Business Policies and Procedures Manual
Chapter 90: Records

E-Signature Policy Overview and General Guidance

BPPM 90.50

For more information contact:
   Finance and Administration
   Information Technology Services

Form: E-Signature Use Exception Request


Unless otherwise required by law, the University is not required to send or accept e-signatures for transactions. Rather, state law allows the University to determine whether and to what extent to allow the use and acceptance of e-signatures (electronic signatures) on records (e.g., completed forms and documents) to authenticate transactions. (RCW 19.360)

Based on business assessments and risk analyses, the University has determined that it will permit University units to utilize e-signatures for transactions, except as indicated under Restrictions.

The University has developed a standard policy regarding e-signatures (this section, BPPM 90.50) and accompanying standard procedures regarding e-signature use for University transactions (see BPPM 90.51). The standard policy and procedures apply to University transactions for all units. Exception: Individual units are permitted to establish their own policies, processes, and methodologies for e-signatures, as provided under Individual University Units and Customized Policies.


E-signatures may not be used or accepted for any of the following types of transactions:

  • Willed body agreements
  • Promissory notes, except related to student loans serviced by a third party
  • Real property title documents
  • Sureties and guarantees of payment from a third party
  • Transactions which require a notarized signature, sworn signature, witnessed signature, an apostille, or a recorded document
  • Assumption of risk and release of liability documents for high-risk transactions or situations

    Note: The Risk Management Advisory Group (RMAG) reviews and assists with drafting assumption of risk and release of liability waivers on a case-by-case basis. The RMAG must approve electronically-signed risk and release of liability waivers prior to use. See also Business Assessment and Risk Analysis.

  • Assignments of intellectual property
  • Administrative or academic documents held to a stricter standard for signatures as identified by a unit’s customized e-signature policy and as posted on the college/area website
  • For purposes forbidden by state or federal law


The divisions of Finance and Administration and Information Technology Services, in consultation with Internal Audit, are responsible for developing and maintaining the University’s e-signature policy and procedures (this section, BPPM 90.50 and 90.51).

Business Assessment and Risk Analysis

The following factors must be considered when determining whether to permit the utilization of e-signature:

  • Potential efficiencies of the use of e-signatures;
  • Potential risks of the use of e-signatures;
  • Ability to correctly maintain the records;
  • Ability to correctly associate the e-signatures to the records;
  • Applicable University policies; and
  • Applicable state and federal laws.

In order to reduce the scope of the risk, the University has established the limitations provided in this policy (BPPM 90.50) and the standard University e-signature procedures in BPPM 90.51.

For assistance with risk analysis, contact the Risk Management Advisory Group; e-mail; telephone 509-335-3682. See also Executive Policy Manual (EPM) EP6.

Additional Guidance

Additional guidance and assessment tools for conducting business assessments and risk analyses are available in the Washington State Electronic Signature Guidelines.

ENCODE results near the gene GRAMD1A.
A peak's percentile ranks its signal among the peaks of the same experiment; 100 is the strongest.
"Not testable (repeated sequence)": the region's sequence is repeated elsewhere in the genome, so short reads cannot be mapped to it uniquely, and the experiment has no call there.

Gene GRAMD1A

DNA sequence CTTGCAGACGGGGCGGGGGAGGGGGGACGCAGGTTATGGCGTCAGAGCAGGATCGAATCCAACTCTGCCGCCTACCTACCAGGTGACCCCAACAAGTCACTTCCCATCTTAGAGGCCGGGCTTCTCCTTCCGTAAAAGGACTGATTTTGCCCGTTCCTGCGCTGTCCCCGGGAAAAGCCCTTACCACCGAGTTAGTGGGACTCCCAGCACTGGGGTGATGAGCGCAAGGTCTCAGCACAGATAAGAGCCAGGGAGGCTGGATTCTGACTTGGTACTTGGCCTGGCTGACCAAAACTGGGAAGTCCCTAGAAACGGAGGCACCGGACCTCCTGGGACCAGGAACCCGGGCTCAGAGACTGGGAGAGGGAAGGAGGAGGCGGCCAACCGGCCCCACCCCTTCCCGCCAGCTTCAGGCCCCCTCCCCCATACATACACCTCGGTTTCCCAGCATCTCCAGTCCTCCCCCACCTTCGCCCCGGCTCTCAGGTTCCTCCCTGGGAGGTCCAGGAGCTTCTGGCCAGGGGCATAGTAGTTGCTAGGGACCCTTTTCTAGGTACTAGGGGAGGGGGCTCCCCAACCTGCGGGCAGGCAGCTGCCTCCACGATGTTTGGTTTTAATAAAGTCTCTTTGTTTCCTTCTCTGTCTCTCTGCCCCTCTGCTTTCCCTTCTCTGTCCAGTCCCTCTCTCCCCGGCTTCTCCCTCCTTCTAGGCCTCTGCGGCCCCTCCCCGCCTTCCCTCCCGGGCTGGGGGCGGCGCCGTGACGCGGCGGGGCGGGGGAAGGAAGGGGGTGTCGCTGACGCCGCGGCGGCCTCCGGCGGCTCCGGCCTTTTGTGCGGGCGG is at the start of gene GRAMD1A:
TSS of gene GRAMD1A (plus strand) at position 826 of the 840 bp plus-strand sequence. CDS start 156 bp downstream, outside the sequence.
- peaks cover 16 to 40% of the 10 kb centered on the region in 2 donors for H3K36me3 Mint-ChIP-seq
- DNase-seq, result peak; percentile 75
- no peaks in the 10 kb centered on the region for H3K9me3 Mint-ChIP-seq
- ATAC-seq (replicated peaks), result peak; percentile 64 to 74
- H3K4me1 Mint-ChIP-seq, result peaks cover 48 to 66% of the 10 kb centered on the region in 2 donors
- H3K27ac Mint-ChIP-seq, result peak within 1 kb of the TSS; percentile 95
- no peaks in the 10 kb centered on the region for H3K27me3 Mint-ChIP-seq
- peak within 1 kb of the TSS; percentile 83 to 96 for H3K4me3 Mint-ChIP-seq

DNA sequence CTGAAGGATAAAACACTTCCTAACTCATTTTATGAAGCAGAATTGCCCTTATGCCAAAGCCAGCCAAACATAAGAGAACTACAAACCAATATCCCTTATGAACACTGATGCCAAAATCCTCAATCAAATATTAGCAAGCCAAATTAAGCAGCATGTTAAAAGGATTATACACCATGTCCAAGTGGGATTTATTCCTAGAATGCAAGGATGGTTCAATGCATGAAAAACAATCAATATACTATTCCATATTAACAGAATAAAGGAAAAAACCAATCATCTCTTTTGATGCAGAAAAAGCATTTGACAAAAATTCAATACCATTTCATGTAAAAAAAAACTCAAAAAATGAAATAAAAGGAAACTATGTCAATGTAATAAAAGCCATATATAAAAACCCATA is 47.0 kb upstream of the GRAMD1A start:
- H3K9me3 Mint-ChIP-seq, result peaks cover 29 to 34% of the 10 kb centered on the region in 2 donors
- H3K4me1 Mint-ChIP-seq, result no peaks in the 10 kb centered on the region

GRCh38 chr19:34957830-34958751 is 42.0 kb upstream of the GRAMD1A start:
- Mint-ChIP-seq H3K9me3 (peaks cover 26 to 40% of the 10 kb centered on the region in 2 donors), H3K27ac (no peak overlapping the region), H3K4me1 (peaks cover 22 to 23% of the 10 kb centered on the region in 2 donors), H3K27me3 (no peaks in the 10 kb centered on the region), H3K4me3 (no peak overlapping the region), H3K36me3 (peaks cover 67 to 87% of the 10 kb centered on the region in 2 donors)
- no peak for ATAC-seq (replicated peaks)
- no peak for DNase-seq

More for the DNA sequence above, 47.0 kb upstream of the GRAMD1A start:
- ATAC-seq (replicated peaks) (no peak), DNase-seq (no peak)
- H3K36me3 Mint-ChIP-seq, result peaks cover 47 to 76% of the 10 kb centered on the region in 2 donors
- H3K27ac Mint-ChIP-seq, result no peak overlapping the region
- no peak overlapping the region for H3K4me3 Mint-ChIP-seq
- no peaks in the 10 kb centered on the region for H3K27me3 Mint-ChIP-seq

Individual University Units

An individual University unit may adopt customized policies for the use of e-signatures for that unit’s transactions. Such policies may include, but are not limited to, transaction size thresholds or limitations, additional processes, and particular methodologies.

Any such customized policies must be consistent with this policy and relevant state and federal laws. The customized policies may be more restrictive than the standard policy and procedures, but may not be less restrictive. See Customized Policies for individual unit policy requirements.

Unless a unit establishes and publishes a customized e-signature policy in accordance with the requirements in this section (BPPM 90.50), the standard procedures (BPPM 90.51) must apply to that unit’s University transactions.


Individual University units must submit an E-Signature Use Exception Request to the Contracts Office to request exceptions to the e-signature use restrictions in this policy (BPPM 90.50). (See Restrictions.) The Contracts Office coordinates with the Risk Management Advisory Group on analysis and possible approval of such exceptions.


Customized Policies

Any customized policy developed by an individual unit must also meet the requirements below and reflect this guidance.

The unit’s college or area executive administrator (e.g., dean, vice president, or chancellor) must review and approve any customized e-signature policies before implementation.

The customized policies are to be published on the college or area website, in order to be clearly available to clients and all employees responsible for compliance.

The college or area must send the link for the customized policies to the Office of Policies, Records, and Forms (PRF) for inclusion in the list in Appendix 1. The college or area must provide PRF with link updates, as applicable.

To contact PRF, send e-mail to:

Signature Authority

All employees with signature authority are accountable for properly and appropriately executing records on behalf of the University, including when such records are executed using e-signatures.

Note: Signature authority is established separately for contracts, expenditures, employee appointments, and budgets. See BPPM 10.10, 60.10, and EP29 for further information regarding various types of University signature authority.

E-Signature Methods and/or Processes

The state policy requires the University to identify the specific e-signature methods and/or processes that the University intends to use or accept for specific transactions. (RCW 19.360.020) WSU identifies such methods and/or processes in BPPM 90.51.

The e-signature methods and/or processes used by the University conform to the Electronic Signature Guidelines established by the state Office of the Chief Information Officer (OCIO).

E-Signature Authenticity and Reliability